The Russian and Chinese reactions were muted and calibrated to maintain equal distance between India and Pakistan. In the case of Russia, the statement did not even mention Pakistan while the Chinese reaction was about the necessity of de- escalation and terrorism being a global problem, an anodyne formulation whose political emphasis was not lost on India.
As regards the US, Kugelman says, “Privately, you can be sure Washington is working the phones with interlocutors in both Delhi and Islamabad. While the US likely was supportive of India’s strike, it won’t want India to do anything else.” He adds that Washington can ill-afford a war on the subcontinent while it desperately tries to hammer out a deal with the Taliban that enables it to leave Afghanistan. “The US has a tough balancing act: It will want to express its support to India as Delhi seeks to eliminate terrorist threats, but it won’t want to alienate Pakistan at the very moment when it needs Islamabad’s assistance in helping launch formal peace talks with the Taliban,” he avers. Meanwhile, a diplomatic effort has been mounted to designate Masood Azhar of JeM a global terrorist. Azhar was released by the then NDA Government of AB Vajpayee along with two others from an Indian jail after a week-long crisis in December 1999 in exchange for passengers of Indian Airlines Airbus IC-814, which was hijacked by Pakistan-based terrorists.
Amid chest-thumping and sabre-rattling on both sides of the border in TV studios, on social media and in public, India’s ruling BJP came under sharp attack from the Opposition for using military action to gain a political edge. Though it was clear that the BJP, which is seeking a re-election after a five- year term that expires in a few months, will use the war-like situation in its poll campaigns, certain statements of senior leaders have invited criticism. Though the irony of an NDA Government freeing Azhar cannot be whitewashed, the Modi Government has won accolades for breaking the habit and acting decisively to warn Pakistan that its use of non-state actors would not be tolerated from now on. Yet, remarks made by the likes of former Karnataka Chief Minister BS Yeddyurappa that India’s air strikes have created a wave in favour of Modi and will help the BJP win over 22 of 28 seats in his state in the General Election due by May, are being frowned upon. Similarly, in Ghazipur in eastern Uttar Pradesh, BJP President Amit Shah raised a question for the crowds on February 27th, hours after Pakistan targeted Indian installations for a foiled attack, asking if it is leaders of the gathbandhan or Modiji who can assure security. His assertion attracted criticism for being insensitive to the plight of the pilot under Pakistan’s custody—Imran Khan announced only in the evening of February 28th that he would free Varthaman as a peace gesture to de-escalate hostilities. The 21-member Opposition that met on February 28th had lashed out at Prime Minister Modi for busily campaigning while the nation was faced with a security crisis. Modi was earlier criticised for taking part in a shoot for a TV channel on February 14th in a national park when the Pulwama attack took place. The ruling coalition dismissed the Opposition charge as frivolous. On February 28th, even as the situation remained tense and the IAF pilot’s future was still uncertain, Modi addressed BJP booth-workers in a calibrated, interactive, televised event—where he pledged the nation won’t bow down—attracting some flak for what his critics called his ‘skewed priorities’ at such a time. Meanwhile, writing in The Independent, author and journalist Robert Fisk warns India against allowing its military ties with Israel, its biggest arms supplier, to influence the country’s political interests. He claims it was not by chance that the Indian press trumpeted the fact that Israeli-made Rafael Spice-2000 ‘smart bombs’ were used by IAF in its strike against alleged JeM camps. He points out, quoting analysts, that right-wing Zionism and right-wing nationalism under Modi should not become the foundation stone of the relationship between the two countries. That is a disastrous proposition for a democracy like India, he argues.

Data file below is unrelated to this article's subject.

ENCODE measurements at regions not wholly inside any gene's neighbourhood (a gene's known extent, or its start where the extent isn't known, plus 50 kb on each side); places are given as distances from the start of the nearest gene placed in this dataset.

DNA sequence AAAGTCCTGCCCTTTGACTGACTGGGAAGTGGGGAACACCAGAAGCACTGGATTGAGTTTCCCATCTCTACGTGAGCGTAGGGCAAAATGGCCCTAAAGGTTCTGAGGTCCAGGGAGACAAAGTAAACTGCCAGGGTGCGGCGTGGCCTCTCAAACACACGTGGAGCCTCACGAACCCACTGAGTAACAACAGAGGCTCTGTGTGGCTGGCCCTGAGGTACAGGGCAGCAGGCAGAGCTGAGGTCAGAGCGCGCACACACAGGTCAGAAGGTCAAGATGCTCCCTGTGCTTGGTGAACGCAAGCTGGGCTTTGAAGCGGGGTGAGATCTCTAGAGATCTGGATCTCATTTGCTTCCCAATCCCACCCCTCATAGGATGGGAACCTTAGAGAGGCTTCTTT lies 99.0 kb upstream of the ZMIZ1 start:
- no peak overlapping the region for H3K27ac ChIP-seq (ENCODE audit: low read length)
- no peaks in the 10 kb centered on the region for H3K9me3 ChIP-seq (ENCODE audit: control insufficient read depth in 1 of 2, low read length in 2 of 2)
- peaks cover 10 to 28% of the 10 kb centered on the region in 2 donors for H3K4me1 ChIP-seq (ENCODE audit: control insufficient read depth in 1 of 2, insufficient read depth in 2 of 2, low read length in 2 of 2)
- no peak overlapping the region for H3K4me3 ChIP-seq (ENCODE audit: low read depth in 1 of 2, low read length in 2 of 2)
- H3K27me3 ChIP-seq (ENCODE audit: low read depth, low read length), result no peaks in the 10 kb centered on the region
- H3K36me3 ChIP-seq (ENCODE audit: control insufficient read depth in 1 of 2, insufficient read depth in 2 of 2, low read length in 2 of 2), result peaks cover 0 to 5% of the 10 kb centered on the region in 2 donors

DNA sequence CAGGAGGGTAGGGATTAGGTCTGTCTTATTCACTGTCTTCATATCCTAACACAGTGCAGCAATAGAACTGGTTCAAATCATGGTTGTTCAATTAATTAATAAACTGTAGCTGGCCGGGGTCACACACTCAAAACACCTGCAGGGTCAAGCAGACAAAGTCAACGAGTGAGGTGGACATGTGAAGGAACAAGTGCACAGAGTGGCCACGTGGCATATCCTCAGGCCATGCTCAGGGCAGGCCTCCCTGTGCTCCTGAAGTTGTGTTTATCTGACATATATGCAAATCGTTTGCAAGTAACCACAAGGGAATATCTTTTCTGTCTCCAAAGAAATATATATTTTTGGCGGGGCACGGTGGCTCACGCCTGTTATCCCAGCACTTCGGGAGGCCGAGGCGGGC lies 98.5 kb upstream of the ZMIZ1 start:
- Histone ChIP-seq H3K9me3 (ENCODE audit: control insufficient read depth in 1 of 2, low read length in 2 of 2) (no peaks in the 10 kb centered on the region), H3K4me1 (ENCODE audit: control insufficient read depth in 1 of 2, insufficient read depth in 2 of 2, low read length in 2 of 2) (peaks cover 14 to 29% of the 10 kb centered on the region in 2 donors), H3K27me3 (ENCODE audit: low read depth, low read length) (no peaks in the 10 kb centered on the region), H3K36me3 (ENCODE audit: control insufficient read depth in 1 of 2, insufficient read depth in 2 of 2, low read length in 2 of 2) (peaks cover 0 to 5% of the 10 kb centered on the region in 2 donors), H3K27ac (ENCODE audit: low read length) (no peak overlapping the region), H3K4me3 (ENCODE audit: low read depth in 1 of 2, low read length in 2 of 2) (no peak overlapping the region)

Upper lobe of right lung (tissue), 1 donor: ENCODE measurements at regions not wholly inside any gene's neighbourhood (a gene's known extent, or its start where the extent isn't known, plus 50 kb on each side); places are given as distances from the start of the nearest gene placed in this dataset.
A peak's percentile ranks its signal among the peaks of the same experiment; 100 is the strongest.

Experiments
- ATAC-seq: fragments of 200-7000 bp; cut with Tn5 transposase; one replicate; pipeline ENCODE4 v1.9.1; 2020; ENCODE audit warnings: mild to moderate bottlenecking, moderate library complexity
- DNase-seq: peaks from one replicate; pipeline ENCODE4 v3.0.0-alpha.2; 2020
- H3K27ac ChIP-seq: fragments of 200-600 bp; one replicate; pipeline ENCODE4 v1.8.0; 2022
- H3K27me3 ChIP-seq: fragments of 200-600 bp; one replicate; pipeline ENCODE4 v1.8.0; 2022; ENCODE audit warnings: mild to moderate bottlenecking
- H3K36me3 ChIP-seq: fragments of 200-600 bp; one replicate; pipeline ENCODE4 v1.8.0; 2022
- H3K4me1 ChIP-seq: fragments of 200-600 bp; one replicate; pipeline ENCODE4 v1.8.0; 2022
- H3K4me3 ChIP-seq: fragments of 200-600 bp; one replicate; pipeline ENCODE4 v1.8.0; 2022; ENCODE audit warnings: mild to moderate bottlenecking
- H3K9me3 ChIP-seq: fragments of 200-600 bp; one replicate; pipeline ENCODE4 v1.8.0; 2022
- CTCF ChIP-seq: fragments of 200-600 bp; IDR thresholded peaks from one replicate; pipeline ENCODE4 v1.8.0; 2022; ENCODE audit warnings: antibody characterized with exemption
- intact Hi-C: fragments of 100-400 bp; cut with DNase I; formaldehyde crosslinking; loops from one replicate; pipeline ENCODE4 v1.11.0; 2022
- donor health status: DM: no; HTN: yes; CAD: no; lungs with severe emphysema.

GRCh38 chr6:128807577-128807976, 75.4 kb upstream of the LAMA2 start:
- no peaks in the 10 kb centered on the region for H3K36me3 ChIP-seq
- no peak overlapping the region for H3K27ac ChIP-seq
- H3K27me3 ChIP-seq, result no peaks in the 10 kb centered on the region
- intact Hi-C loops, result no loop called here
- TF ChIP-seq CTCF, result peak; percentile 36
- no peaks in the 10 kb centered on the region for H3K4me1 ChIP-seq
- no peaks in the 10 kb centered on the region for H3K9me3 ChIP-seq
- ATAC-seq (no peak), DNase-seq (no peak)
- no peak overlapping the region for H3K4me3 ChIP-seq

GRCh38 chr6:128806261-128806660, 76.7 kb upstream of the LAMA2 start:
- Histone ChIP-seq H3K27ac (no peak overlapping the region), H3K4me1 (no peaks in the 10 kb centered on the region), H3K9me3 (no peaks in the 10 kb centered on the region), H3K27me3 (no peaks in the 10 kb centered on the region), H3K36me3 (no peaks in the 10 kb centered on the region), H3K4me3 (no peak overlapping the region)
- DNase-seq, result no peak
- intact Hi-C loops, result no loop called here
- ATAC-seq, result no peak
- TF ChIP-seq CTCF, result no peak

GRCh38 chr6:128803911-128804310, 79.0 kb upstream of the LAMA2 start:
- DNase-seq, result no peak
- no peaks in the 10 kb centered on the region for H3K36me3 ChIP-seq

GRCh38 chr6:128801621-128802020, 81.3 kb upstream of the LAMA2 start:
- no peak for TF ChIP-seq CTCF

Clearly, jingoism seems to have gained in fervour in a section of the television media, if not in the Government, which, many pundits believe deserves praise for being unprecedentedly stern on terrorism. A tweet by former Foreign Secretary Nirupama Rao critiques the apparent 24×7 war-mongering thus: ‘The western front is not a TV studio anchored by those who are unqualified to dictate strategy and are unconscionable flame throwers. Our political leaders should not take the nation’s temperature-readings from the seizure-like screaming on some media’. Winning a war is not all about making loud noises and trending hashtags on social media. In a modern war, very often, less is more. After all, in his Art of War, Sun Tzu says that ‘the supreme art of war is to subdue the enemy without fighting’. This makes immense sense at a time in history when war is not merely a military assault but also a diplomatic offensive. Perhaps it is time to learn to unlearn.